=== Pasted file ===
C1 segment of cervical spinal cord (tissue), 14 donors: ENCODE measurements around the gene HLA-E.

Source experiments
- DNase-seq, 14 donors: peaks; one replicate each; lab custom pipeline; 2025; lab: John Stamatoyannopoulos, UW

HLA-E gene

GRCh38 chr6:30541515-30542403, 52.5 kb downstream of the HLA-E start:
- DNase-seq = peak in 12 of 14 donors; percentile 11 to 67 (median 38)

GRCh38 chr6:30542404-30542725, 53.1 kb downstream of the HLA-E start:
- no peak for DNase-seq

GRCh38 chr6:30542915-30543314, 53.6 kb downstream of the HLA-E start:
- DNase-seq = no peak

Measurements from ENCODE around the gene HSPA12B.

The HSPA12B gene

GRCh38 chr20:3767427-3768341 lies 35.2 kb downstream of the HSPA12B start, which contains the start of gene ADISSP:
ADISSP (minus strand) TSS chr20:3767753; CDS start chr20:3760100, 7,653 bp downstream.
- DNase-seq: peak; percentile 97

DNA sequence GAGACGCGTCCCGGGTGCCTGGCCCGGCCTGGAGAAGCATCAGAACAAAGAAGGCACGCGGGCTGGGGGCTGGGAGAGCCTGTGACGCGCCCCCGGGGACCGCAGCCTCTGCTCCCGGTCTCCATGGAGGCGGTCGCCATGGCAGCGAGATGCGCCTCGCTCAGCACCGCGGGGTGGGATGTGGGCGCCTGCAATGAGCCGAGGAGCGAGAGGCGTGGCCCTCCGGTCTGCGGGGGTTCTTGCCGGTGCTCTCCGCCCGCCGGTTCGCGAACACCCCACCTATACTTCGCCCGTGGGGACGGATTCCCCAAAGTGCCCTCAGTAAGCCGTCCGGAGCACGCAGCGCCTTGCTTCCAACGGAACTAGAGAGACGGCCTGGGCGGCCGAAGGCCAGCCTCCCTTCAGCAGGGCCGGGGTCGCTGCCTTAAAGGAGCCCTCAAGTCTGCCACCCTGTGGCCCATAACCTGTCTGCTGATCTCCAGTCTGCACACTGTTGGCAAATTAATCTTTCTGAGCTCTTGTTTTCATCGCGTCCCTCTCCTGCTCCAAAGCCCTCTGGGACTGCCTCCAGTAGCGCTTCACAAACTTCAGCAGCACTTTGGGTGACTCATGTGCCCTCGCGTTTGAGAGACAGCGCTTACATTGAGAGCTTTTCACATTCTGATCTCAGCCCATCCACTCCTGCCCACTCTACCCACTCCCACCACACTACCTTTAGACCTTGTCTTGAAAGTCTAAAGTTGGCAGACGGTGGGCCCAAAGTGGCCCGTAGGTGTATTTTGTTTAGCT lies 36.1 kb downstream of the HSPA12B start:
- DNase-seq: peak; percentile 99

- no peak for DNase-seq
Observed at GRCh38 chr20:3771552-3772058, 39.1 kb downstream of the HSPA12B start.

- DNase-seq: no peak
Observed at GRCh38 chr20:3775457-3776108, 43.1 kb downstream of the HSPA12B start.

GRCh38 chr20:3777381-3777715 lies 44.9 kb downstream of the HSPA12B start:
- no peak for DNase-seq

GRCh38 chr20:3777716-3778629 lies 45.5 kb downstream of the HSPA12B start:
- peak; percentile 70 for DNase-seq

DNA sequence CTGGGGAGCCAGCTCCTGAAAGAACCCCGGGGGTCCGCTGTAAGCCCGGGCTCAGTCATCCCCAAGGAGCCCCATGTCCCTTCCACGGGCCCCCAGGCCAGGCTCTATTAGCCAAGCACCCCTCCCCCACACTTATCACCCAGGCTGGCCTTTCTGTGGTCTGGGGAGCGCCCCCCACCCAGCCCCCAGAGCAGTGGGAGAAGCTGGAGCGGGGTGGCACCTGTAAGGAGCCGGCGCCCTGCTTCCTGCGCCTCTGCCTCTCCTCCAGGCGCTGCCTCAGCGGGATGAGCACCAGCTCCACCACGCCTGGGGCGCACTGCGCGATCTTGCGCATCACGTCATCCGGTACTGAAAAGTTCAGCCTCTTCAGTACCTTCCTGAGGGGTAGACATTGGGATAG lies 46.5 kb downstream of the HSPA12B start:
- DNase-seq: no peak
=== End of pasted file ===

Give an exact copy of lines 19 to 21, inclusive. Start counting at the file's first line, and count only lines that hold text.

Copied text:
Observed at GRCh38 chr20:3771552-3772058, 39.1 kb downstream of the HSPA12B start.

- DNase-seq: no peak
Observed at GRCh38 chr20:3775457-3776108, 43.1 kb downstream of the HSPA12B start.